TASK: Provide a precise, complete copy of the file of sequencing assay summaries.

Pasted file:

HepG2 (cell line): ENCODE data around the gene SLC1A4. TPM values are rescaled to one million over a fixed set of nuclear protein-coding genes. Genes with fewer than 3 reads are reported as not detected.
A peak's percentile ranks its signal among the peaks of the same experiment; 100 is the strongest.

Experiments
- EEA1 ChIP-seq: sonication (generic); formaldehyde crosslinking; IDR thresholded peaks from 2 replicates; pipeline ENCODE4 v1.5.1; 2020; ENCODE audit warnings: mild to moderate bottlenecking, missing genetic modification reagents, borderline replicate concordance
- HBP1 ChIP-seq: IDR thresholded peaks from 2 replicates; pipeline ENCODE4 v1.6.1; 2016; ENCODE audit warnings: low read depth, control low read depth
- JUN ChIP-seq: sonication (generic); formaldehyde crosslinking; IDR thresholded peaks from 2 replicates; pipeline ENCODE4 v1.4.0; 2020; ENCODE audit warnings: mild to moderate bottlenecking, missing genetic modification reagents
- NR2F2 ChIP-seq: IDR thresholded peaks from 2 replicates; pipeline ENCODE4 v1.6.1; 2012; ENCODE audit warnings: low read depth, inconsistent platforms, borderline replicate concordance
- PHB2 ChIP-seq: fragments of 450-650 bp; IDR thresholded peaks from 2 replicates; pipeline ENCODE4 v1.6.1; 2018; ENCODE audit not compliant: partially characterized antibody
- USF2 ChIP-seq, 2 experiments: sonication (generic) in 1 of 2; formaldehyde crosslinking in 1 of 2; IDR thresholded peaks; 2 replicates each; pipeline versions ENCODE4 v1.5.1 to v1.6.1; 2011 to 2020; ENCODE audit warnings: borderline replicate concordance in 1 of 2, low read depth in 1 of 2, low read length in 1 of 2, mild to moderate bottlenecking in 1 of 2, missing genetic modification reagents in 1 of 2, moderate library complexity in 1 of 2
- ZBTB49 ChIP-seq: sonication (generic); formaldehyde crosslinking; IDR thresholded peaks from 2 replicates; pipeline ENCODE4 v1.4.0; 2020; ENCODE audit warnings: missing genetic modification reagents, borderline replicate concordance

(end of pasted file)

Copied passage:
HepG2 (cell line): ENCODE data around the gene SLC1A4. TPM values are rescaled to one million over a fixed set of nuclear protein-coding genes. Genes with fewer than 3 reads are reported as not detected.
A peak's percentile ranks its signal among the peaks of the same experiment; 100 is the strongest.

Experiments
- EEA1 ChIP-seq: sonication (generic); formaldehyde crosslinking; IDR thresholded peaks from 2 replicates; pipeline ENCODE4 v1.5.1; 2020; ENCODE audit warnings: mild to moderate bottlenecking, missing genetic modification reagents, borderline replicate concordance
- HBP1 ChIP-seq: IDR thresholded peaks from 2 replicates; pipeline ENCODE4 v1.6.1; 2016; ENCODE audit warnings: low read depth, control low read depth
- JUN ChIP-seq: sonication (generic); formaldehyde crosslinking; IDR thresholded peaks from 2 replicates; pipeline ENCODE4 v1.4.0; 2020; ENCODE audit warnings: mild to moderate bottlenecking, missing genetic modification reagents
- NR2F2 ChIP-seq: IDR thresholded peaks from 2 replicates; pipeline ENCODE4 v1.6.1; 2012; ENCODE audit warnings: low read depth, inconsistent platforms, borderline replicate concordance
- PHB2 ChIP-seq: fragments of 450-650 bp; IDR thresholded peaks from 2 replicates; pipeline ENCODE4 v1.6.1; 2018; ENCODE audit not compliant: partially characterized antibody
- USF2 ChIP-seq, 2 experiments: sonication (generic) in 1 of 2; formaldehyde crosslinking in 1 of 2; IDR thresholded peaks; 2 replicates each; pipeline versions ENCODE4 v1.5.1 to v1.6.1; 2011 to 2020; ENCODE audit warnings: borderline replicate concordance in 1 of 2, low read depth in 1 of 2, low read length in 1 of 2, mild to moderate bottlenecking in 1 of 2, missing genetic modification reagents in 1 of 2, moderate library complexity in 1 of 2
- ZBTB49 ChIP-seq: sonication (generic); formaldehyde crosslinking; IDR thresholded peaks from 2 replicates; pipeline ENCODE4 v1.4.0; 2020; ENCODE audit warnings: missing genetic modification reagents, borderline replicate concordance